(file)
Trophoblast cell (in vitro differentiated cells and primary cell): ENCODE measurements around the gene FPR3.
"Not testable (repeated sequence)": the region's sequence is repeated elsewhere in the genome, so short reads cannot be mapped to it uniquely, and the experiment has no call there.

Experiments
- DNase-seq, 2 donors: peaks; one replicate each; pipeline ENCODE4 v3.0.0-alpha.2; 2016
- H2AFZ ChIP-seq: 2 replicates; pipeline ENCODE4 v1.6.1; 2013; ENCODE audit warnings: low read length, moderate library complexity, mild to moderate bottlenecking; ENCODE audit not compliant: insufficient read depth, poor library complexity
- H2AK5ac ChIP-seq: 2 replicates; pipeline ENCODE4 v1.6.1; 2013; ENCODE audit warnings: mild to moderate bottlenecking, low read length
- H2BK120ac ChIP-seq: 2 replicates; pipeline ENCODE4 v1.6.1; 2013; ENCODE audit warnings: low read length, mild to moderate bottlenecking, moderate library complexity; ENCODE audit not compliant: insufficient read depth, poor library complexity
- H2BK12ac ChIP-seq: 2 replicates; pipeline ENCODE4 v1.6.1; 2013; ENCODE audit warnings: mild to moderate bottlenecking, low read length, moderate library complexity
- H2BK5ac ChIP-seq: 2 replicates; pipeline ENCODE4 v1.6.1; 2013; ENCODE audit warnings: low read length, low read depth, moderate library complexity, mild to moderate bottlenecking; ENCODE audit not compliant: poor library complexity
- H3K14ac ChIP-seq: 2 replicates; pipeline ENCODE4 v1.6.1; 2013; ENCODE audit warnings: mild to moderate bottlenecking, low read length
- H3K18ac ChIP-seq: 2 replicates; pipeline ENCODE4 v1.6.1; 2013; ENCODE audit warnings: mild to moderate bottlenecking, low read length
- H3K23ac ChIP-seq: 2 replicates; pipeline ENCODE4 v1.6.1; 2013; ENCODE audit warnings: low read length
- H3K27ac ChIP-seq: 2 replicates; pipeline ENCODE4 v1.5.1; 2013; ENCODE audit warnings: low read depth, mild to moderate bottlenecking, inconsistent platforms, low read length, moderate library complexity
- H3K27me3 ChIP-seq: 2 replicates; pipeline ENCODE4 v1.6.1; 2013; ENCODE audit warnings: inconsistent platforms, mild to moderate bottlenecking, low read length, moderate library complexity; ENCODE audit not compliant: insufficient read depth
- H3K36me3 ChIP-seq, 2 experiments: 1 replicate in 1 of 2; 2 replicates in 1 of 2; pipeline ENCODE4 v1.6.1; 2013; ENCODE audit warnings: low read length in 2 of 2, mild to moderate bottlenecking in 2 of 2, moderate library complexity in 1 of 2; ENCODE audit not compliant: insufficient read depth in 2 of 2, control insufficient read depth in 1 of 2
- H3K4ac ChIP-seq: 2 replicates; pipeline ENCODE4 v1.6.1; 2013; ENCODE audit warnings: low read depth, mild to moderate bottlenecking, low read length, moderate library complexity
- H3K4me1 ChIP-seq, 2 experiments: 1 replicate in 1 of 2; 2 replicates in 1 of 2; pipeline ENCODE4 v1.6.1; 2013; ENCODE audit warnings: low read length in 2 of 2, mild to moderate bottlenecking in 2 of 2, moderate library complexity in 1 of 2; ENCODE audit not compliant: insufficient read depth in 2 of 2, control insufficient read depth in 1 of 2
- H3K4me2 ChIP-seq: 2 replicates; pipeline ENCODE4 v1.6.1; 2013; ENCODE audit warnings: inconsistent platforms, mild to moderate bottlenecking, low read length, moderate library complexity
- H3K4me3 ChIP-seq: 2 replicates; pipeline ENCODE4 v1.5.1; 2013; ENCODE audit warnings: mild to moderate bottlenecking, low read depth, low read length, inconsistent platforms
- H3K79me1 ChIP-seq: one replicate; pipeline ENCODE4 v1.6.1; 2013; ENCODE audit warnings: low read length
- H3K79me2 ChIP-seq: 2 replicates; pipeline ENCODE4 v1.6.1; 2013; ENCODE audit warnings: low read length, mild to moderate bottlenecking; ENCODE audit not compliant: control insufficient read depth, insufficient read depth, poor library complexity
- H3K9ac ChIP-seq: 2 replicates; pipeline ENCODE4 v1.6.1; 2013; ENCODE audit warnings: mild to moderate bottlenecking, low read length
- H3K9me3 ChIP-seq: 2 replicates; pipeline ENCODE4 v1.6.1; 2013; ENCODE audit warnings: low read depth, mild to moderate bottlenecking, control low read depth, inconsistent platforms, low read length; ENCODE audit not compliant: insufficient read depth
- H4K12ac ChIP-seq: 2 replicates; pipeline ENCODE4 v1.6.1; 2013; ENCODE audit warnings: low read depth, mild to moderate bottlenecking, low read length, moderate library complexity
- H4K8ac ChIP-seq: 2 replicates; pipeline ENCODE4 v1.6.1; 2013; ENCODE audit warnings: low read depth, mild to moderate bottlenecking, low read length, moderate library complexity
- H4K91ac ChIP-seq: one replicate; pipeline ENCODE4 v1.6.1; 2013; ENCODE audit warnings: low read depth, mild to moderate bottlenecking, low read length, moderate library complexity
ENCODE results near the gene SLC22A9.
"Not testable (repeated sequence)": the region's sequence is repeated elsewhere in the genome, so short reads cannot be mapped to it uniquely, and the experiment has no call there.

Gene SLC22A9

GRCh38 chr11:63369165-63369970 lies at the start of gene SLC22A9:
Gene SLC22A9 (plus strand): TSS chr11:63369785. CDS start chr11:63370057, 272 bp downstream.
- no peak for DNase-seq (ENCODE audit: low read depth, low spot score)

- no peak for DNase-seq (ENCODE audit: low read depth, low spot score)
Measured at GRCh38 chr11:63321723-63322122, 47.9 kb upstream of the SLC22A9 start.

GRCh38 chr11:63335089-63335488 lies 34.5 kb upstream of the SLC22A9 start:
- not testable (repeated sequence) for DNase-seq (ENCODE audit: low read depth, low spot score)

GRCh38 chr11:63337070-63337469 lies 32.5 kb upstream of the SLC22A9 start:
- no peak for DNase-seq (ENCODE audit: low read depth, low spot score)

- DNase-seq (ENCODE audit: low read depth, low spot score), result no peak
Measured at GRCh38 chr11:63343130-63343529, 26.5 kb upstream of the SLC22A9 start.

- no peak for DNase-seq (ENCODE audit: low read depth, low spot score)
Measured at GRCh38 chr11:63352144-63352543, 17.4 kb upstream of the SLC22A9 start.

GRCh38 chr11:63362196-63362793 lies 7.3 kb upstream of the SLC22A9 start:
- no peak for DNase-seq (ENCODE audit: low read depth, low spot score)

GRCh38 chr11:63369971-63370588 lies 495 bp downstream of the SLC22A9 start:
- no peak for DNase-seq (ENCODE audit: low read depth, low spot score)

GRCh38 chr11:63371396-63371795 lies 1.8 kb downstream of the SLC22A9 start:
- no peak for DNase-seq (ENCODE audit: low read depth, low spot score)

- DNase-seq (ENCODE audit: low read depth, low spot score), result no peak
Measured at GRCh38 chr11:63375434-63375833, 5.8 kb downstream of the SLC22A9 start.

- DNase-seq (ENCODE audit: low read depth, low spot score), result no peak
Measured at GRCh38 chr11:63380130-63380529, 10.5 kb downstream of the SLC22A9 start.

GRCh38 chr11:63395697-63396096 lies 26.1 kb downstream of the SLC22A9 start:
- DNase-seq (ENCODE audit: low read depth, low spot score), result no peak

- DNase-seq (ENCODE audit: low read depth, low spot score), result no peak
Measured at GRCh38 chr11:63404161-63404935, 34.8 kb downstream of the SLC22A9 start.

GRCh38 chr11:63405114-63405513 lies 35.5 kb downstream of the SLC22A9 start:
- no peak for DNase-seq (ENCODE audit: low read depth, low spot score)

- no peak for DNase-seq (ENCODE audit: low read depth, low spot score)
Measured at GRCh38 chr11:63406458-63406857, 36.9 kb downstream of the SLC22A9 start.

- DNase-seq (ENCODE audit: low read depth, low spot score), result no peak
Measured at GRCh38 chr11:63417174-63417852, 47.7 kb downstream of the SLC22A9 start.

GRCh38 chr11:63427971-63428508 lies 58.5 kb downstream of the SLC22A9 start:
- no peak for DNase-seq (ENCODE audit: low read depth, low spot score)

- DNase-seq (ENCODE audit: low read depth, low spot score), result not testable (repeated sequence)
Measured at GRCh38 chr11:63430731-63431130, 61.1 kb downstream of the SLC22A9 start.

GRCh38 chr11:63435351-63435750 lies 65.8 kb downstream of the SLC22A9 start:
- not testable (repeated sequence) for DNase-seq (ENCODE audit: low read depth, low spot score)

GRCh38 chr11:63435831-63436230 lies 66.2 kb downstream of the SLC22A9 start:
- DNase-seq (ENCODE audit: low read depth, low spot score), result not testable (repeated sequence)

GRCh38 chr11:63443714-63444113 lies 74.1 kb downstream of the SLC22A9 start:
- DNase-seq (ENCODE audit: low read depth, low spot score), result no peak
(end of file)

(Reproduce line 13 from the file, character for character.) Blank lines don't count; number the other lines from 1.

- H3K27ac ChIP-seq: 2 replicates; pipeline ENCODE4 v1.5.1; 2013; ENCODE audit warnings: low read depth, mild to moderate bottlenecking, inconsistent platforms, low read length, moderate library complexity